Friday, October 14, 2011

Dozing in the Speckled Shade

Where The Poem Sleeps
by Michael Simms

You have to write every day
because you never know where a poem sleeps

It might be coiled around a branch
high in the air
dozing in the speckled shade

It might be dreaming in a story you loved
when you were a mouse
in a wall much larger than now

You may find a poem in a cloud
a boy watches, thinking
of the one time he went fishing with a bear

But you have to let it happen
you have to listen real hard

The poem can survive a night
in the woods alone, curled up
under an elm tree
after a day of looking for you

It can even be happy as a stone in the river
if it knows you are waiting for it to come home

And you are waiting
as darkness descends
and the birds become invisible
on the branches
          their nests
like the thoughts of drowsy mathematicians


The Summer You Learned to Swim

by Michael Simms
for Lea

The summer you learned to swim
was the summer I learned to be at peace with myself.
In May you were afraid to put your face in the water
But by August, I was standing in the pool once more
when you dove in, then retreated to the wall saying
You forgot to say Sugar! So I said Come on Sugar, you can do it
and you pushed off and swam to me and held on
laughing, your hair stuck to your cheeks—
you hiccupped with joy and swam off again.

And I dove in too, trying new things.
I tried not giving advice. I tried waking early to pray. I tried
not rising in anger. Watching you I grew stronger—
your courage washed away my fear.

All day I worked hard thinking of you.
In the evening I walked the long hill home.
You were at the top, waving your small arms,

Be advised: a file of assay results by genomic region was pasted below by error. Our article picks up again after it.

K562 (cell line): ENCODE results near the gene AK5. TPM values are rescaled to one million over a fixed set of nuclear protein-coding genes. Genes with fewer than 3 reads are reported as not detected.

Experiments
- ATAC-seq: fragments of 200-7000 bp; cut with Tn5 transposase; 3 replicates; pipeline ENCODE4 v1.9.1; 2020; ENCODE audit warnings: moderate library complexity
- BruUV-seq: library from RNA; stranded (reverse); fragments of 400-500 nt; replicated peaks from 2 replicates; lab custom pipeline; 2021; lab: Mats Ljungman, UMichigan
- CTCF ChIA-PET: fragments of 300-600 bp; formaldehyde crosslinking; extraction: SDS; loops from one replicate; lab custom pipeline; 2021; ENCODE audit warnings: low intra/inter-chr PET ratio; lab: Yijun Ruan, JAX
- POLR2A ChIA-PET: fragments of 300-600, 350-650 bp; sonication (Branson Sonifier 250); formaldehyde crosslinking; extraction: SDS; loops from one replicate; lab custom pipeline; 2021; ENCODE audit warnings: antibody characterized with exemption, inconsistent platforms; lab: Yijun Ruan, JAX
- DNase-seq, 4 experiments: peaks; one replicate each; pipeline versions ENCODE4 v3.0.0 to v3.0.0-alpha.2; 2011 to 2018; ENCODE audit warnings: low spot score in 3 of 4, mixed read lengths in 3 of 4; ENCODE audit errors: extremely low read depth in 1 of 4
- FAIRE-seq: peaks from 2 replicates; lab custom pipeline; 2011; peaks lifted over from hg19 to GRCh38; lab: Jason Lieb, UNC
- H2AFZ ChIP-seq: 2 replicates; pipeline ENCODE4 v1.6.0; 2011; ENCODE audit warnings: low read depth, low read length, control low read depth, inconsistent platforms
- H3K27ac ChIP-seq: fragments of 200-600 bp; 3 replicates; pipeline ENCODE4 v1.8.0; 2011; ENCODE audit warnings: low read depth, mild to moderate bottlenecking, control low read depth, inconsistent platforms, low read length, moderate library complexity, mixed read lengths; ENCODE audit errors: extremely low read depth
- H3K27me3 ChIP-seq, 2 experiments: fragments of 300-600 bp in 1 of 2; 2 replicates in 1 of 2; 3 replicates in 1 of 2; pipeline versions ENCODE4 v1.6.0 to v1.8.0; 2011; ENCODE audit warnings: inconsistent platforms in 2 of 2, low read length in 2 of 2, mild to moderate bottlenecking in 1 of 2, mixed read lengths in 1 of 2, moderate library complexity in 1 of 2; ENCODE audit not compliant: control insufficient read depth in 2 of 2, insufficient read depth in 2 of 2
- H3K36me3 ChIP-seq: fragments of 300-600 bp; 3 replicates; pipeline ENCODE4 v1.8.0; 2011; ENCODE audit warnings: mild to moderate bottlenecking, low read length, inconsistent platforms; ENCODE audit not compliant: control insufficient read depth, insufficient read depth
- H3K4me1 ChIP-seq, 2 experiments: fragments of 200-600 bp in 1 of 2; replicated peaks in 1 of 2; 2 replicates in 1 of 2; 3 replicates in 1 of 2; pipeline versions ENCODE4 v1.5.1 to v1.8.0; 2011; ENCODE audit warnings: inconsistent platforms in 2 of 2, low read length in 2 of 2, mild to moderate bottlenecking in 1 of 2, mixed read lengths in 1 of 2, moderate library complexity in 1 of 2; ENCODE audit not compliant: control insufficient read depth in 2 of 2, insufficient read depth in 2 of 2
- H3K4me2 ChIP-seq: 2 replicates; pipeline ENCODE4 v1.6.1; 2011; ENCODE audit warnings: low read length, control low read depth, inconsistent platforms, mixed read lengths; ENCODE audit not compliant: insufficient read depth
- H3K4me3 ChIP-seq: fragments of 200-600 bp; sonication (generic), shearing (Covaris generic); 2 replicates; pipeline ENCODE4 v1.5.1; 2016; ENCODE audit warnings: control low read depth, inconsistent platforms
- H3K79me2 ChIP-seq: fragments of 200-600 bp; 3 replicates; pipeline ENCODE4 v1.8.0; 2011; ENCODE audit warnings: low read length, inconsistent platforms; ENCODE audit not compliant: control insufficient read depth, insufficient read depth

pittering down the slope to me and I lifted you high
so high to the moon. That summer all the world
was soul and water, light glancing off peaks.
You learned the turtle, the cannonball, the froggy, and the flutter
And I learned to stand and wait for you to swim to me.


from The Happiness of Animals published by Monkey Sea Editions, copyright 2003 by Michael Simms. Posted with permission of the poet.

Dave has our Poetry Friday round-up this week.


Heidi Mordhorst said...

Huh. I would like to meet this Michael Simms. Both these poems do the thing I like best: freeze me gently in my tracks, reach in, and pull something new and familiar right out into the light.

Thanks, Tabatha.

jama said...

Another new to me poet. Enjoyed both of these :)!

Irene Latham said...

I love the thought of a poem sleeping, waiting to be awakened... thanks for sharing!

Unknown said...

the poems do find us, it seems, though i hadn't considered what they did before they found us, all curled under trees and such.

hmm. now i want to stalk other people's poems and see what they look like...

GatheringBooks said...

I love how both poems evoke the vision of patience required for such long waiting periods...

the waiting "for you to swim to me" and the waiting "under an elm tree after a day of looking for you" in both verse

captures my mood. made me linger in the waiting. that being an end in itself. :)

Mandy said...

Wow, great poems. I tried to teach my son to swim this summer but had to settle for getting him to go down the water slide (which he loves now) with me there to catch him at the bottom. Hopefully next year he'll actually swim!

Joyce Ray said...

I love the idea of a poem waiting to come home to us! Both beautiful poems, Tabitha. Thank you!

Mary Lee said...

Love both poems, though I would have left the drowsy mathematicians out of the first one...that was sort of jarring to me.

Love it that we both featured sleep in our poems this week!

Ruth said...

Both of these are beautiful. I love the idea of those sleeping poems.